We want to be able to send astronauts to Mars, but losing vision capability along the way is a BIG problem. Discovering the cause and possible treatments or preventions will help us safely send astronauts deeper into space than ever before. 

It’s Like Solving a Mystery

We already have an idea of why vision changes occur, but the real mystery remains…why do some astronauts have these issues, and other’s don’t?

Now, let’s break it down:

Nutrition is more than just what you eat. It includes how those things work inside your body. The biochemistry behind how your muscles make energy, how your brain utilizes glucose and how vitamins help with biochemical functions…it’s all part of nutrition.

Genetics also play a part in the vision changes we’re seeing in space. Data shows that there are differences in blood chemistry between astronauts that had vision issues and those that did not. We found that individuals with vision issues had different blood chemistries even before their flight to space. That means that some astronauts could be predisposed to vision issues in space.

Just in January 2016, scientists discovered this possible link between genetics, nutrition and vision changes in astronauts. It makes it clear that the vision problem is WAY more complex than we initially thought. 

While we still don’t know exactly what is causing the vision issues, we are able to narrow down who to study, and refine our research. This will help find the cause, and hopefully lead to treatment and prevention of these problems.

Fluid Shifts

The weightless environment of space also causes fluid shifts to occur in the body. This normal shift of fluids to the upper body in space causes increased inter-cranial pressure which could be reducing visual capacity in astronauts. We are currently testing how this can be counteracted by returning fluids to the lower body using a “lower body negative pressure” suit, also known as Chibis.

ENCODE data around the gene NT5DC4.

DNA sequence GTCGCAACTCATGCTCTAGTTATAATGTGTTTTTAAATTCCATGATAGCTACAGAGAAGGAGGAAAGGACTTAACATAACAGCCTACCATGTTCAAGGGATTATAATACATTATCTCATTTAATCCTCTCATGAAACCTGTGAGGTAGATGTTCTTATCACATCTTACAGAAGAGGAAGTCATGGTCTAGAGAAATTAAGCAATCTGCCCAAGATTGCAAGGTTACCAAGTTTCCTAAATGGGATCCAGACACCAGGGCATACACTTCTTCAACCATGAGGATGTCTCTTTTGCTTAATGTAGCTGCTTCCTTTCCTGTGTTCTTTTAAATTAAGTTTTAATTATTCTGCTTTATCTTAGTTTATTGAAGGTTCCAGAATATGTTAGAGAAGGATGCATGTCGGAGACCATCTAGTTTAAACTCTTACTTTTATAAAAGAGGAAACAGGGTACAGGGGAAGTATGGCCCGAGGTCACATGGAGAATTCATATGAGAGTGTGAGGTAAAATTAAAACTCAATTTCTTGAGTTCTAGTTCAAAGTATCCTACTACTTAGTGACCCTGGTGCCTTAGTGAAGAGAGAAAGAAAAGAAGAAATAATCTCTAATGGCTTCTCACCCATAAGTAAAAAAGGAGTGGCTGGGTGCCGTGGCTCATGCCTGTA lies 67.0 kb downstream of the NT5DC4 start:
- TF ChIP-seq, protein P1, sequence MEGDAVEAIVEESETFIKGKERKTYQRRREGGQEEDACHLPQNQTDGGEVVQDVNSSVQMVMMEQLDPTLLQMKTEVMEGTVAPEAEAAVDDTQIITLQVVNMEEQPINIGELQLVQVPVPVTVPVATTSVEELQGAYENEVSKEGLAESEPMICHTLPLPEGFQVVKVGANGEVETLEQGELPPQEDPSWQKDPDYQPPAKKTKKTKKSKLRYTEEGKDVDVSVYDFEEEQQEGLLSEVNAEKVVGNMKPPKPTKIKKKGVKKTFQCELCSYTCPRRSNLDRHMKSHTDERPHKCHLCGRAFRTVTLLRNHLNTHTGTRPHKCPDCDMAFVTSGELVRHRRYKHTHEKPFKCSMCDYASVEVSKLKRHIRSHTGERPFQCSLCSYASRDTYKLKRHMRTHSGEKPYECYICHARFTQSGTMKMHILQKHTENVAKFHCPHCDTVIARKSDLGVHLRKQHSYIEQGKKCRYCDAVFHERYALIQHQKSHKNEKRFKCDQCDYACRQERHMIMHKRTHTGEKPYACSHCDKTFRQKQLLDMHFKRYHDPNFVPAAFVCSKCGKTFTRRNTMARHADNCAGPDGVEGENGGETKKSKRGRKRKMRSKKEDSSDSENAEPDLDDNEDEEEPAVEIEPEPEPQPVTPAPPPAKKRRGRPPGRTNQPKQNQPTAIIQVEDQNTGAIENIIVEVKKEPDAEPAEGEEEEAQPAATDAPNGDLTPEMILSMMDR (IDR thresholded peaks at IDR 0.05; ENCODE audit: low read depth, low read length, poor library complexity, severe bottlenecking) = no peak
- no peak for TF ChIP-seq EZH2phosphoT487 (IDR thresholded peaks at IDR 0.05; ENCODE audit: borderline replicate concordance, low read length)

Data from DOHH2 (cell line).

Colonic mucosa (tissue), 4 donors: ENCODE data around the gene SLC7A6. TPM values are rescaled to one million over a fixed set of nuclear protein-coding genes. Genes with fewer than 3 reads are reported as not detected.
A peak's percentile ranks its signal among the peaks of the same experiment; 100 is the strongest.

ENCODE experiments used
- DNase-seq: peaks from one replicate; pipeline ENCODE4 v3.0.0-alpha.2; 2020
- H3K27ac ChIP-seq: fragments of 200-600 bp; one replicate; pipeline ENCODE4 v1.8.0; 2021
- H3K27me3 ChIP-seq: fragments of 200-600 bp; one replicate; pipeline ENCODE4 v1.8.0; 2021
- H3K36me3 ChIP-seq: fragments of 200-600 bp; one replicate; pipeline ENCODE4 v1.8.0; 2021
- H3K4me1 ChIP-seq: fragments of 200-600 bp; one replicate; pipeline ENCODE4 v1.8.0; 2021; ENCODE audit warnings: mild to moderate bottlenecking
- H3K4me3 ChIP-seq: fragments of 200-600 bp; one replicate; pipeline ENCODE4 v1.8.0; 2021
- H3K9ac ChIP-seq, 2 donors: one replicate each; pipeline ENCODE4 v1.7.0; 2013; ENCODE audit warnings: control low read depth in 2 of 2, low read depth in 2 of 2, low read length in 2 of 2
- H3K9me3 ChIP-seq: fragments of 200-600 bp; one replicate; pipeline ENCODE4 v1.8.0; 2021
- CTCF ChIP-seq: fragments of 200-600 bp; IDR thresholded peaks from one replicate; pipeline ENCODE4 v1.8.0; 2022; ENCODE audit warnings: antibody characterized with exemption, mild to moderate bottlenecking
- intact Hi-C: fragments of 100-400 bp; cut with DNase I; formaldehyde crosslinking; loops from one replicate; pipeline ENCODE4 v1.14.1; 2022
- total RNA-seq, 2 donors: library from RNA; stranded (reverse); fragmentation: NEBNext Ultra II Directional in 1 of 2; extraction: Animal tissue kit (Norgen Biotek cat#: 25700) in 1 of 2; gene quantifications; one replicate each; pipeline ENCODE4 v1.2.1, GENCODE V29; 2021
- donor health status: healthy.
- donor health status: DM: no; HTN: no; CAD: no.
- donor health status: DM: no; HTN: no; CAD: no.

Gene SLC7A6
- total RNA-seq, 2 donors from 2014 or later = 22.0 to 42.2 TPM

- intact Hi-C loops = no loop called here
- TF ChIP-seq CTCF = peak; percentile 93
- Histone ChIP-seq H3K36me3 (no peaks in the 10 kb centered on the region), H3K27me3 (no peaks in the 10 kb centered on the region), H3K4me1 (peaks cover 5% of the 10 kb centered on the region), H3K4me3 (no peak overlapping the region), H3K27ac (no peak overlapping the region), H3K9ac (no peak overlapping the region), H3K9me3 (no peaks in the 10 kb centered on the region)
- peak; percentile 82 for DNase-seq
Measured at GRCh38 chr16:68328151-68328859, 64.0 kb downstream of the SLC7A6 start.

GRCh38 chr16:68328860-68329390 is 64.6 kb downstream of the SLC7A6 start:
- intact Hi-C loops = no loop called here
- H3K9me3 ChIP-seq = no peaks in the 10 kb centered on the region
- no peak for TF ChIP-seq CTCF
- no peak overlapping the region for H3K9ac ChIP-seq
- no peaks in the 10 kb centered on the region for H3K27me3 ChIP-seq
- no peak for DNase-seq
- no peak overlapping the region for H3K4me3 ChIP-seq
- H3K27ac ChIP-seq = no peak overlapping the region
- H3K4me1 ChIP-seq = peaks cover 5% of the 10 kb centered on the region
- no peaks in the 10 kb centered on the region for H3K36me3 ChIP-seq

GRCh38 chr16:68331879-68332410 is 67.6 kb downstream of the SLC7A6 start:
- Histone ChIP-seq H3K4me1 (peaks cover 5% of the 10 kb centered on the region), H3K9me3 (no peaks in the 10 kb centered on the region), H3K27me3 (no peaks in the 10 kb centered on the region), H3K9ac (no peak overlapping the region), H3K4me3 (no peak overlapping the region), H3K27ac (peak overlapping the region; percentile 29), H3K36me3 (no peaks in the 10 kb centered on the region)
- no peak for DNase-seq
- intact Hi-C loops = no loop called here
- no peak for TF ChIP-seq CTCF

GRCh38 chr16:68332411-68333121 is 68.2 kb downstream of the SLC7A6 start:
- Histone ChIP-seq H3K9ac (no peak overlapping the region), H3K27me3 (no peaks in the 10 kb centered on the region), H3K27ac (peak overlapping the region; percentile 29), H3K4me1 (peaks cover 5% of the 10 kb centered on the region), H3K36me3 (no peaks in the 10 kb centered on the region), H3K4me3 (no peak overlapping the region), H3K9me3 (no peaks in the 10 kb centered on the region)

Benefits on Earth

Research in this area has also suggested that there may be similarities between astronaut data and individuals with a clinical syndrome affecting 10-20% of women, known as polycystic ovary syndrome. Studying this group may provide a way to better understand vision and cardiovascular system effects, which could also advance treatment and prevention for both astronauts and humans on Earth with this disease.

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anonymous asked:

Possible ways to cause genetic mutations (causing inhuman abilities) in a medieval (1100-1600) time period?

There are two types of mutations: spontaneous, which occur in utero, and are generally caused by a hormone imbalance in the mother or from inadequate nutrition; and genetic, which is passed down from the parents to the child. Neither of these cause superhuman abilities (unless you believe Stan Lee’s Superhumans), so your story’s probably going to be a fantasy, so you can say that it does.

You can also have some sort of fantastical beast that is either venomous, which would have to bite your character, or poisonous, which would have to be consumed by your character, and have that create strange abilities in them.

If you’re going for very realistic, then you could only have exaggerated human features, like increased speed or strength, that could be caused by or improved by training. There’s not any realistic way for a person to get inhuman abilities in any setting, unless you’re counting sci-fi and fantasy as realistic.